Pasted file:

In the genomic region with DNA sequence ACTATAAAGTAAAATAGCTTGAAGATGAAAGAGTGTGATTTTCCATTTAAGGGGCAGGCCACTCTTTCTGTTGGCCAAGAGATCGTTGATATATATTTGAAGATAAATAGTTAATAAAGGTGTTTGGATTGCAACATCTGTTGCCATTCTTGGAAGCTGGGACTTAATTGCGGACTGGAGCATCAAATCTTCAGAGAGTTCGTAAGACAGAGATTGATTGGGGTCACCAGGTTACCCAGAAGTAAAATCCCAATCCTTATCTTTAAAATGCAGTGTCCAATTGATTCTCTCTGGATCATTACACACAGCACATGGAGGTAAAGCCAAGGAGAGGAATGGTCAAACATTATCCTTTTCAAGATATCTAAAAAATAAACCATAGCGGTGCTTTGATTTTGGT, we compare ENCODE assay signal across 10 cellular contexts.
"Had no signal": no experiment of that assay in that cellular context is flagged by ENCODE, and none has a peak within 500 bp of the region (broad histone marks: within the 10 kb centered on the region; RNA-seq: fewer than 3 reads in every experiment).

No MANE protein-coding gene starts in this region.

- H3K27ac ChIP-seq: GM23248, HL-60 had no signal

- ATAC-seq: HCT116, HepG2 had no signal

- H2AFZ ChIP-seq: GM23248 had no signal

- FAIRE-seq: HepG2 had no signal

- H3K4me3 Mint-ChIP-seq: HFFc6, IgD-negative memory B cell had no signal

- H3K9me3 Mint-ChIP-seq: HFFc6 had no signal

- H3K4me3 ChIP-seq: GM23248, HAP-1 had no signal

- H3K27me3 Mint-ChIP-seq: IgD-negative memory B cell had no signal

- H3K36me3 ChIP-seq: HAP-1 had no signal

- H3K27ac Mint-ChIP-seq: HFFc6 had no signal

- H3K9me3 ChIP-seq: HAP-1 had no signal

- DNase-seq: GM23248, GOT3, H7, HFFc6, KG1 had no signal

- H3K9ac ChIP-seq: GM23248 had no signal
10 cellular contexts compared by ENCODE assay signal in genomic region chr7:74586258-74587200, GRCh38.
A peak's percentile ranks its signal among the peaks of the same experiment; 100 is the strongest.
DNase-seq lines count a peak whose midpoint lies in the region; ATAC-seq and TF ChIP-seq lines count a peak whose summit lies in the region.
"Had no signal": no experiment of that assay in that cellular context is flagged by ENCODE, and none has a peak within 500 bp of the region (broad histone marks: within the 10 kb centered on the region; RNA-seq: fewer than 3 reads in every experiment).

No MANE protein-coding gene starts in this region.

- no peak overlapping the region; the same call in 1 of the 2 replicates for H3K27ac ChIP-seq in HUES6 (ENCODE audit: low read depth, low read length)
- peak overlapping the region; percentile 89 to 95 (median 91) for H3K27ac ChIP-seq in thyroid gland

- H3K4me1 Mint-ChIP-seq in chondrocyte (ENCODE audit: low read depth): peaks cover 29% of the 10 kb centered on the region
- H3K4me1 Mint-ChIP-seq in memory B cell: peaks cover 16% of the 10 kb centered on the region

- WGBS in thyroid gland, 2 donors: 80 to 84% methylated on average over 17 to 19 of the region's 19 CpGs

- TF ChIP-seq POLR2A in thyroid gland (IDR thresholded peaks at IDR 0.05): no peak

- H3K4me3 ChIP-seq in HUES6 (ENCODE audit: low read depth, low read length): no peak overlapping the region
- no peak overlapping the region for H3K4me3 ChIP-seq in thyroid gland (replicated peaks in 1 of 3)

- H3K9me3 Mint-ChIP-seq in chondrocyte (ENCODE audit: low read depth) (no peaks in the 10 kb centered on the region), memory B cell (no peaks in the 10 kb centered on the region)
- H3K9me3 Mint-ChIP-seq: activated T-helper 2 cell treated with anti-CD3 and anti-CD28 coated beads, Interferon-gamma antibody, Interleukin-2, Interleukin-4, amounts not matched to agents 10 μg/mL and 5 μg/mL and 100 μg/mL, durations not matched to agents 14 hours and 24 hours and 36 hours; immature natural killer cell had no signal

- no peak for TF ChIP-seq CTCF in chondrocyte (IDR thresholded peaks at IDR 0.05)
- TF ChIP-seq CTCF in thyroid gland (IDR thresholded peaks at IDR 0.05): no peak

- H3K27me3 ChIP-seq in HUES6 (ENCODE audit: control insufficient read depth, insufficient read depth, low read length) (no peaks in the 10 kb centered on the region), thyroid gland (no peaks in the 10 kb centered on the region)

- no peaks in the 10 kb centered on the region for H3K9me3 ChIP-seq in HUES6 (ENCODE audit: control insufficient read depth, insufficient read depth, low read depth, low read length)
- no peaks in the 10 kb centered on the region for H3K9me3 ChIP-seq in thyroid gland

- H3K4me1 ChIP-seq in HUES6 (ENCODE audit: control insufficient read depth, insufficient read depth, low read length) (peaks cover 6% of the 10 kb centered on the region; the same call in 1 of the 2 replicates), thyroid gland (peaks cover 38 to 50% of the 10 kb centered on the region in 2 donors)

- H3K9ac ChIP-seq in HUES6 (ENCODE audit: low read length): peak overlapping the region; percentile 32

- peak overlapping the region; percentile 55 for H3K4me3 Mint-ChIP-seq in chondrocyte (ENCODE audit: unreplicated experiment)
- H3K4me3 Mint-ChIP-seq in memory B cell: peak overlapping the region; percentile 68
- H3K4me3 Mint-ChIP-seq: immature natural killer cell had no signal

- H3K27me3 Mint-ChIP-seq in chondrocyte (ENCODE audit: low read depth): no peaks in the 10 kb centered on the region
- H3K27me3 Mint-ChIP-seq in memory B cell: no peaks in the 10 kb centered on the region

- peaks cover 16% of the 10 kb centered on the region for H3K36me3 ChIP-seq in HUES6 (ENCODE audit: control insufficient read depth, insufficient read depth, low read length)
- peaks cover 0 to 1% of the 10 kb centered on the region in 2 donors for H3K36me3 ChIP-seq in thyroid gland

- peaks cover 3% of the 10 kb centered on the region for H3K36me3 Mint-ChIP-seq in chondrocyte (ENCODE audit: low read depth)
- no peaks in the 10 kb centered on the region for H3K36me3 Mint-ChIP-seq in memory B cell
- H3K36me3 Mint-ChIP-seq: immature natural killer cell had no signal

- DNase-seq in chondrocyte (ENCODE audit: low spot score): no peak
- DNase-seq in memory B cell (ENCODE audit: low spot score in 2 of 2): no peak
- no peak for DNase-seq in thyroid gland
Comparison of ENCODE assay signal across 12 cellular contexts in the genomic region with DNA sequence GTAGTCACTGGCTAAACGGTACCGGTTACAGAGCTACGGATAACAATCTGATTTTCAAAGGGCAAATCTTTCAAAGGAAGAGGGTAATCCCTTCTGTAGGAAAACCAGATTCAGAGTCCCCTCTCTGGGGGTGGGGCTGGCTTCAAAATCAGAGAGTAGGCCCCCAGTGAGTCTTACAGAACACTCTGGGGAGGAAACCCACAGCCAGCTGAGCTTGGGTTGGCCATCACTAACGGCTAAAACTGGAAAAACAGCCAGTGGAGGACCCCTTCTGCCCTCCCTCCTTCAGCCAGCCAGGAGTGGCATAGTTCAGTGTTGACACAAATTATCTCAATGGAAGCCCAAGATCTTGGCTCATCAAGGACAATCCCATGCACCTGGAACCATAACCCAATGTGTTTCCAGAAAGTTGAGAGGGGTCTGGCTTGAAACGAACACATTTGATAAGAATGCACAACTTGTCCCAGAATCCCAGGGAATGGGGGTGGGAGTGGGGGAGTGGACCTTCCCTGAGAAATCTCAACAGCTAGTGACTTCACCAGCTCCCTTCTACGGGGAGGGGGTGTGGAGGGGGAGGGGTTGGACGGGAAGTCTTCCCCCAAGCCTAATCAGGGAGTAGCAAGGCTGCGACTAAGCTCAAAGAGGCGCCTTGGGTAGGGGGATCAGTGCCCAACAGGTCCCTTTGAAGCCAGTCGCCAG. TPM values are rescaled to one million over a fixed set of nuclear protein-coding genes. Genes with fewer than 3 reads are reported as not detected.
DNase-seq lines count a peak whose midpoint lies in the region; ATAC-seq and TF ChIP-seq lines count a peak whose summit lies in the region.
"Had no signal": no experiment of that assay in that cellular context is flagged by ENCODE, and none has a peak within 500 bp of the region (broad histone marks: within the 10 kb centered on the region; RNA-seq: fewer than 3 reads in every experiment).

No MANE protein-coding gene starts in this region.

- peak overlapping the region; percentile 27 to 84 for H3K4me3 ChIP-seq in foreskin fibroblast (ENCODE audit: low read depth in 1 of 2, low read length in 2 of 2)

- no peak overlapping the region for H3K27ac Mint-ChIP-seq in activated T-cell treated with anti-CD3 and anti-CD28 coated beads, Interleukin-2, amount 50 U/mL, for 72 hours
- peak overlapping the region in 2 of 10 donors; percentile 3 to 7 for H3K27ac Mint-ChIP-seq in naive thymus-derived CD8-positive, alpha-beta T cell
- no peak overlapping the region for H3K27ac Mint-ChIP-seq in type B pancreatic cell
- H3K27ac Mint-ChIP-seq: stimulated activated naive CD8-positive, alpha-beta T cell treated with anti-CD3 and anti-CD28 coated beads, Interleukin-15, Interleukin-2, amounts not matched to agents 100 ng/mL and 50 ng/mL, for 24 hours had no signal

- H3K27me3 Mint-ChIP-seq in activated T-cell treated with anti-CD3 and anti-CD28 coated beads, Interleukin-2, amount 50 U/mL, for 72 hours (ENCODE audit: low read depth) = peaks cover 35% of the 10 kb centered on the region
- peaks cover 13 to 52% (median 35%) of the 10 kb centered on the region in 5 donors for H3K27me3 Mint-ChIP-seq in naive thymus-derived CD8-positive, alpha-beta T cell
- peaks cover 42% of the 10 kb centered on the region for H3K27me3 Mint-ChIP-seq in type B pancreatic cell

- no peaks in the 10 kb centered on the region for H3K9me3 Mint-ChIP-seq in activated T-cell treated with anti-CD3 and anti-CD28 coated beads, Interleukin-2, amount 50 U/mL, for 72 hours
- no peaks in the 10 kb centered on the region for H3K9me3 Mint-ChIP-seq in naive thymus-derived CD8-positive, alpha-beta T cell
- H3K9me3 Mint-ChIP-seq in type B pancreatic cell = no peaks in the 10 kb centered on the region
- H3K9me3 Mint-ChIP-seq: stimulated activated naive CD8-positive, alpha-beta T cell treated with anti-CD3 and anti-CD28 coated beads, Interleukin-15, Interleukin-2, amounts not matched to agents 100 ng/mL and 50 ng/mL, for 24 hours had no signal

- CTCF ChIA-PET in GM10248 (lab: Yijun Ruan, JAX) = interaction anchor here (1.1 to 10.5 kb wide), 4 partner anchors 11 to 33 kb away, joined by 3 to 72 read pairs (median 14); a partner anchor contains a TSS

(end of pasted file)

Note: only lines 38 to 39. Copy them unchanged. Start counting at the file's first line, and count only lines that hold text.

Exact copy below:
- H3K9ac ChIP-seq in HUES6 (ENCODE audit: low read length): peak overlapping the region; percentile 32

- peak overlapping the region; percentile 55 for H3K4me3 Mint-ChIP-seq in chondrocyte (ENCODE audit: unreplicated experiment)